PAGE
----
Monday, March 20, 2006

Renew our days as of old

The New York Times has a piece this morning on the restoration of the Eldridge Street Synagogue on the Lower East Side (above). Eldridge is the first American shul built by immigrants from Eastern Europe, and it was constructed in the Victorian Gothic style with Terra Cotta carvings. Max Smith, now 91, remembers the good old days:

"There was not a seat vacant inside," recalled Mr. Smith, who celebrated his bar mitzvah at the 19th-century synagogue on Sept. 10, 1927, around the time he and his family moved to the Bronx. "And if there were people who couldn't get in, they prayed on the front steps or right here on the street."
Frankly, I find the whole thing depressing, and for several reasons. First, I understand the tastes change and styles come and go, but why can't we build shuls like Eldridge anymore? Why are we satisfied only with store fronts and basements? I say "only", because even when the Eldridge shul was in its glory, there were, around the corner, dozens of small storefront congregations on a block known as "Shteibel Row" (East Broadway between Clinton and Montgomery.) Nowadays, though, it seems shtiebels are all that we build. Have Jews become poorer? Do we suddenly lack the funds for magnificent structures? Or have we become cretins who no longer value architectual beauty?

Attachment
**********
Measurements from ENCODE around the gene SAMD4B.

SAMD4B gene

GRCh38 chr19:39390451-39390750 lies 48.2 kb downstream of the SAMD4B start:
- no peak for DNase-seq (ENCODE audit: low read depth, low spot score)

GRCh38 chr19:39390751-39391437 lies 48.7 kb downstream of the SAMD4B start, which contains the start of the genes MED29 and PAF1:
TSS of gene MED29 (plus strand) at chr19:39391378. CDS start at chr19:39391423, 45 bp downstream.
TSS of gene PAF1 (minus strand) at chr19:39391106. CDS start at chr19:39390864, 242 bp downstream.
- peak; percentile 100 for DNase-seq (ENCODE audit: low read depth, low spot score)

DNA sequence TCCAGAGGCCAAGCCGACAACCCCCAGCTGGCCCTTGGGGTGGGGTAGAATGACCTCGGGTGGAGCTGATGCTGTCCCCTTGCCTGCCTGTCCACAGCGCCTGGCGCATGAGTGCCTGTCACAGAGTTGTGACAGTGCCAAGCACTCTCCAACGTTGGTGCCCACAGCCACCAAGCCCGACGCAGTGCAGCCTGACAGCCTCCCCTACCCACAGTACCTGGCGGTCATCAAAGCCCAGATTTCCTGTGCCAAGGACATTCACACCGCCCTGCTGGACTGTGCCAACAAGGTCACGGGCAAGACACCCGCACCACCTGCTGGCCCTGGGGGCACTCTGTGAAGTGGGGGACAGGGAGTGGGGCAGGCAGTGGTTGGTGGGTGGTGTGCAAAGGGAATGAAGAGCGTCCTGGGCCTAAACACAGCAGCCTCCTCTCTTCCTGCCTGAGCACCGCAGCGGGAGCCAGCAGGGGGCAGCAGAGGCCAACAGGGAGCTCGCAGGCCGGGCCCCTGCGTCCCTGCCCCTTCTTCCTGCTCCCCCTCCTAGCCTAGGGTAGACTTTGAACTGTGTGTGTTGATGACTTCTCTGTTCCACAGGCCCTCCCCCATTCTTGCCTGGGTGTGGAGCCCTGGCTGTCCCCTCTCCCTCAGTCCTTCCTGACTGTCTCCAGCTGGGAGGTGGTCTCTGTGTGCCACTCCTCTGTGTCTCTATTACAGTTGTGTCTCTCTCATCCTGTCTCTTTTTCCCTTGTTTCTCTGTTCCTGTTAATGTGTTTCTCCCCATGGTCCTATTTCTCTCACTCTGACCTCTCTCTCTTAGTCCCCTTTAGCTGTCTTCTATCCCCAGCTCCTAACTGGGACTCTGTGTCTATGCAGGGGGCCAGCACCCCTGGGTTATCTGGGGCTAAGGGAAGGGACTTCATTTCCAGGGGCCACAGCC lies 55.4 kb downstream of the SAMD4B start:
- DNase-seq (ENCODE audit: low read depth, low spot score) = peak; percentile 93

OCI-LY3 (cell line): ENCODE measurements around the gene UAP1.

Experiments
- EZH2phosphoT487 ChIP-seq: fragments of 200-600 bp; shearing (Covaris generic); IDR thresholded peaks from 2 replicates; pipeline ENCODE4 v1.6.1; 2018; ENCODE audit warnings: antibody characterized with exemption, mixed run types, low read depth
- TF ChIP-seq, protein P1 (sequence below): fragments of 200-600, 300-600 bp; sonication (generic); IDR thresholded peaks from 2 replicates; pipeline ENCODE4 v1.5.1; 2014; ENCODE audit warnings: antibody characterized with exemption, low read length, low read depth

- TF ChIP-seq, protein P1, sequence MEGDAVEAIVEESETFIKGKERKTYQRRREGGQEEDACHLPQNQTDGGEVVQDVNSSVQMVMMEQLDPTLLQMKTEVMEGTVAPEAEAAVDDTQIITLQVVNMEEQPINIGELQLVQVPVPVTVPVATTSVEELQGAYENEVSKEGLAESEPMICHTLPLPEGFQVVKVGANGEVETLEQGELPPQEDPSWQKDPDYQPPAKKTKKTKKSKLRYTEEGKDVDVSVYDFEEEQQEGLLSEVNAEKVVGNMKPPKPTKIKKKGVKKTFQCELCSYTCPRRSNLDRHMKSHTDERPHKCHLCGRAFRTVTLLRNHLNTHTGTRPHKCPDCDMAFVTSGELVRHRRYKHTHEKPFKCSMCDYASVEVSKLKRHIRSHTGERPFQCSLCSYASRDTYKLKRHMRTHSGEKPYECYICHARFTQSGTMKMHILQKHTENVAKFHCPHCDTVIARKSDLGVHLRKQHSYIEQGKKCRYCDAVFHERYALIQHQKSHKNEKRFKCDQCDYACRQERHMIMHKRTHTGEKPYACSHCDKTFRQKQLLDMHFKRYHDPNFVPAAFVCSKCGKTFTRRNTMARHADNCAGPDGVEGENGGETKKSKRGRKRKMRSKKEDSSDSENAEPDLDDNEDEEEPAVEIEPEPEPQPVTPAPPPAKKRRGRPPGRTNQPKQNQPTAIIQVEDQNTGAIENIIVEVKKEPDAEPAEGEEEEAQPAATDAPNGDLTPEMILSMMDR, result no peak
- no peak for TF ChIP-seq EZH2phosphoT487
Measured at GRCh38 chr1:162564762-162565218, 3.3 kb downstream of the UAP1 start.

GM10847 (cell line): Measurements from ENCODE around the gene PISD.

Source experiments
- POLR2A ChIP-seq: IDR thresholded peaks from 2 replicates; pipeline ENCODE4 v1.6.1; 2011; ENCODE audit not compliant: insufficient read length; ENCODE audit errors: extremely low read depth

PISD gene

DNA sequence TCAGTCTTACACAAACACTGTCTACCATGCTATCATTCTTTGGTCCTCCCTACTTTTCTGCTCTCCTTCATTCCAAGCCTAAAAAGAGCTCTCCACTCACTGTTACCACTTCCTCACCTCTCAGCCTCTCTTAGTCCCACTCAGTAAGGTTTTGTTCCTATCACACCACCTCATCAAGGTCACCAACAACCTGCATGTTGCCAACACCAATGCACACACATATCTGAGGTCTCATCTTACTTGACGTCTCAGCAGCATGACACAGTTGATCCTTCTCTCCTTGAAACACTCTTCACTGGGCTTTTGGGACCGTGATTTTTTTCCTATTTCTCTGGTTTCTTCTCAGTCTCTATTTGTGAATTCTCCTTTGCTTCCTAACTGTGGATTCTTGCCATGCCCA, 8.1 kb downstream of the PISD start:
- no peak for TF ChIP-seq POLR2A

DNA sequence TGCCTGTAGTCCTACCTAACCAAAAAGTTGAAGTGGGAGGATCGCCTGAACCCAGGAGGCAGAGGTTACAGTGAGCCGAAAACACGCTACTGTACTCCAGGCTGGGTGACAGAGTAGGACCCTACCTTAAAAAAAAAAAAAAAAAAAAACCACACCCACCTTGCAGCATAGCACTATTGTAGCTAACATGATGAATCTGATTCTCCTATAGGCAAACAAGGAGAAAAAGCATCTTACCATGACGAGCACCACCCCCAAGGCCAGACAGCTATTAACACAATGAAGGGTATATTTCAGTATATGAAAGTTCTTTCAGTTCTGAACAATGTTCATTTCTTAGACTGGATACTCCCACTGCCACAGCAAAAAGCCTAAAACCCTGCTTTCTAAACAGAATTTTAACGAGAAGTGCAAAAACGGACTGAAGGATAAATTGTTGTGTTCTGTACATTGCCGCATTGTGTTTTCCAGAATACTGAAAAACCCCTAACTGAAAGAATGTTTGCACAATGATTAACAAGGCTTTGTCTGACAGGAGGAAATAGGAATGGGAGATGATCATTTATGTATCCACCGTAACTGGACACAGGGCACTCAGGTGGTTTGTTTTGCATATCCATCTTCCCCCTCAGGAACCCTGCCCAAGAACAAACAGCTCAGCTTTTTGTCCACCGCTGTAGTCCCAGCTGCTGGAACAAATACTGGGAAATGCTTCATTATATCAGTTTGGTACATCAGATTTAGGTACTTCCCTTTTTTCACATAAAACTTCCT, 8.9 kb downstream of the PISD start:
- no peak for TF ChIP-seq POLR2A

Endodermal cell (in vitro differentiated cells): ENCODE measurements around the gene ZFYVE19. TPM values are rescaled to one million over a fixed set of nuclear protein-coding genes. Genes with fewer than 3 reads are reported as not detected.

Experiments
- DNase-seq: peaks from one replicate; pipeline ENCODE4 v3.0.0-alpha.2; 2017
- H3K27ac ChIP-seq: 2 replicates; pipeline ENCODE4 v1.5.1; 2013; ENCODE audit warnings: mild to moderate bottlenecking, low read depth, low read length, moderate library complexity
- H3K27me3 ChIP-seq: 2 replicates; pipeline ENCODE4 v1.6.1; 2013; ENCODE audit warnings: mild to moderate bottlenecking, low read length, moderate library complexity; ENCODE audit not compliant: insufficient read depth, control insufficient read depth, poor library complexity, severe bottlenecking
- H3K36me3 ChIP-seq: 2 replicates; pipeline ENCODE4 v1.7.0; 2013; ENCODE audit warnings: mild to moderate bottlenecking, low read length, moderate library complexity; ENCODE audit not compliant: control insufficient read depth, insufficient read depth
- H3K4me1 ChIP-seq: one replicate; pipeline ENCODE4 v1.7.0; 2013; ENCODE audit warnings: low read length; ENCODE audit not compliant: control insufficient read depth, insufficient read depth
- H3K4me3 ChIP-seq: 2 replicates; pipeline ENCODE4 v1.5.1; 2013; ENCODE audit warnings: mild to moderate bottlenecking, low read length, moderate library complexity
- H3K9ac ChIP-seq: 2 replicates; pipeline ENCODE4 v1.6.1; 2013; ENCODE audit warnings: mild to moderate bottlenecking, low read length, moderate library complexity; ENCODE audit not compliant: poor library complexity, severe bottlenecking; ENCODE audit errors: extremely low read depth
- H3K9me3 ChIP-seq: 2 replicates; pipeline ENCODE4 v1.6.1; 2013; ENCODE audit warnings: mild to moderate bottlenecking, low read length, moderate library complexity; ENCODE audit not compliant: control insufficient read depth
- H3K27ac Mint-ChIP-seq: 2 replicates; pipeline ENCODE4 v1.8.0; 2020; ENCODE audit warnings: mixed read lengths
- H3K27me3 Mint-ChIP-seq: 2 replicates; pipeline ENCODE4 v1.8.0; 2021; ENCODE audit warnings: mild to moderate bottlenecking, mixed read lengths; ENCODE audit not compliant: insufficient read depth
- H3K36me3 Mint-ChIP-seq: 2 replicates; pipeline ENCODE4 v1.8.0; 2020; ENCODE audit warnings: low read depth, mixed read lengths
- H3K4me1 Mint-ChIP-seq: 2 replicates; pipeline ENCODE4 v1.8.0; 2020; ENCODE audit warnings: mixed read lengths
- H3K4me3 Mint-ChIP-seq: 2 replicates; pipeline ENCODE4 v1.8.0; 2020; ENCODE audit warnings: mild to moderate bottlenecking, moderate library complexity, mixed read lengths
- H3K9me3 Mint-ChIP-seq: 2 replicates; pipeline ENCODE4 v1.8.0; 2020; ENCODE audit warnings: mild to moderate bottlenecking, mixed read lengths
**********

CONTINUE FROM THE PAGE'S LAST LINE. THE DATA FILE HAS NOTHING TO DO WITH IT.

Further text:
Second, Eldridge's story reminds me of my childhood shul, a big beautiful shul, that served as the centerpiece of our neighborhood. Like Max Smith, I can remember our shul when every seat was taken, when folding chairs were set up along the back aisle to accommodate the crowds. Now both the shul and its members are broken down by old age and hard use. The seats are empty, with the still-observant, still-growing, and still-properous community having forsaken the big shul for the intimacy and convenience of shtibels. Are they impervious to the old and well-proven idea that good architecture, like a good view, or a good piece of music, is good for us? When the Temple is rebuilt, will it be avoided by postmodern Jews who've become comfortable with smaller and less inspiring prayer spaces?